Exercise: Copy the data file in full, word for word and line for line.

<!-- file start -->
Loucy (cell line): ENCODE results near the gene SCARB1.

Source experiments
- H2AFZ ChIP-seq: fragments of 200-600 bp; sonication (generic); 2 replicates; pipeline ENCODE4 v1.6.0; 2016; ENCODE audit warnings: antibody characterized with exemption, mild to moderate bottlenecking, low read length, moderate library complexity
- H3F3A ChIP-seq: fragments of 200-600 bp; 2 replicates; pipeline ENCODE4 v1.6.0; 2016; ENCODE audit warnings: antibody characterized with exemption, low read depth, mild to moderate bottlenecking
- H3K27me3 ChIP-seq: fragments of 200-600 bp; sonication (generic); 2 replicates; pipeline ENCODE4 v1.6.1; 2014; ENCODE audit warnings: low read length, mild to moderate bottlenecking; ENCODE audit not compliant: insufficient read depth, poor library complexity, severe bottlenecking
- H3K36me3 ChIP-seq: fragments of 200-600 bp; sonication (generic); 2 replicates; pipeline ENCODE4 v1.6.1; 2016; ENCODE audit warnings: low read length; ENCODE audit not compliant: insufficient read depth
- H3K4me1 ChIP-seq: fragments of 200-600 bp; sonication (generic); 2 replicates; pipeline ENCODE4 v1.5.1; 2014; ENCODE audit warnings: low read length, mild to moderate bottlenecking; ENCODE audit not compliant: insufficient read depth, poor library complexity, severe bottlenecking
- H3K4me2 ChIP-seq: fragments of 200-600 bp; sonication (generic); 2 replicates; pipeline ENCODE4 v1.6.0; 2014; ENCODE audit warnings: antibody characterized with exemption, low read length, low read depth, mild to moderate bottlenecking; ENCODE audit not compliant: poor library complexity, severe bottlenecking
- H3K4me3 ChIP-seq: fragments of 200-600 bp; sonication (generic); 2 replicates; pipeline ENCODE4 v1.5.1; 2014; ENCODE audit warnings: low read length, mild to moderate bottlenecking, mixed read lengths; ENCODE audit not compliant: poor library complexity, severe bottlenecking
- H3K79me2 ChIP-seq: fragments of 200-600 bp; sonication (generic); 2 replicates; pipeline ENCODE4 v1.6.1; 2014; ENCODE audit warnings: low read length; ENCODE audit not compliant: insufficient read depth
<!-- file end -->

Loucy (cell line): ENCODE results near the gene SCARB1.

Source experiments
- H2AFZ ChIP-seq: fragments of 200-600 bp; sonication (generic); 2 replicates; pipeline ENCODE4 v1.6.0; 2016; ENCODE audit warnings: antibody characterized with exemption, mild to moderate bottlenecking, low read length, moderate library complexity
- H3F3A ChIP-seq: fragments of 200-600 bp; 2 replicates; pipeline ENCODE4 v1.6.0; 2016; ENCODE audit warnings: antibody characterized with exemption, low read depth, mild to moderate bottlenecking
- H3K27me3 ChIP-seq: fragments of 200-600 bp; sonication (generic); 2 replicates; pipeline ENCODE4 v1.6.1; 2014; ENCODE audit warnings: low read length, mild to moderate bottlenecking; ENCODE audit not compliant: insufficient read depth, poor library complexity, severe bottlenecking
- H3K36me3 ChIP-seq: fragments of 200-600 bp; sonication (generic); 2 replicates; pipeline ENCODE4 v1.6.1; 2016; ENCODE audit warnings: low read length; ENCODE audit not compliant: insufficient read depth
- H3K4me1 ChIP-seq: fragments of 200-600 bp; sonication (generic); 2 replicates; pipeline ENCODE4 v1.5.1; 2014; ENCODE audit warnings: low read length, mild to moderate bottlenecking; ENCODE audit not compliant: insufficient read depth, poor library complexity, severe bottlenecking
- H3K4me2 ChIP-seq: fragments of 200-600 bp; sonication (generic); 2 replicates; pipeline ENCODE4 v1.6.0; 2014; ENCODE audit warnings: antibody characterized with exemption, low read length, low read depth, mild to moderate bottlenecking; ENCODE audit not compliant: poor library complexity, severe bottlenecking
- H3K4me3 ChIP-seq: fragments of 200-600 bp; sonication (generic); 2 replicates; pipeline ENCODE4 v1.5.1; 2014; ENCODE audit warnings: low read length, mild to moderate bottlenecking, mixed read lengths; ENCODE audit not compliant: poor library complexity, severe bottlenecking
- H3K79me2 ChIP-seq: fragments of 200-600 bp; sonication (generic); 2 replicates; pipeline ENCODE4 v1.6.1; 2014; ENCODE audit warnings: low read length; ENCODE audit not compliant: insufficient read depth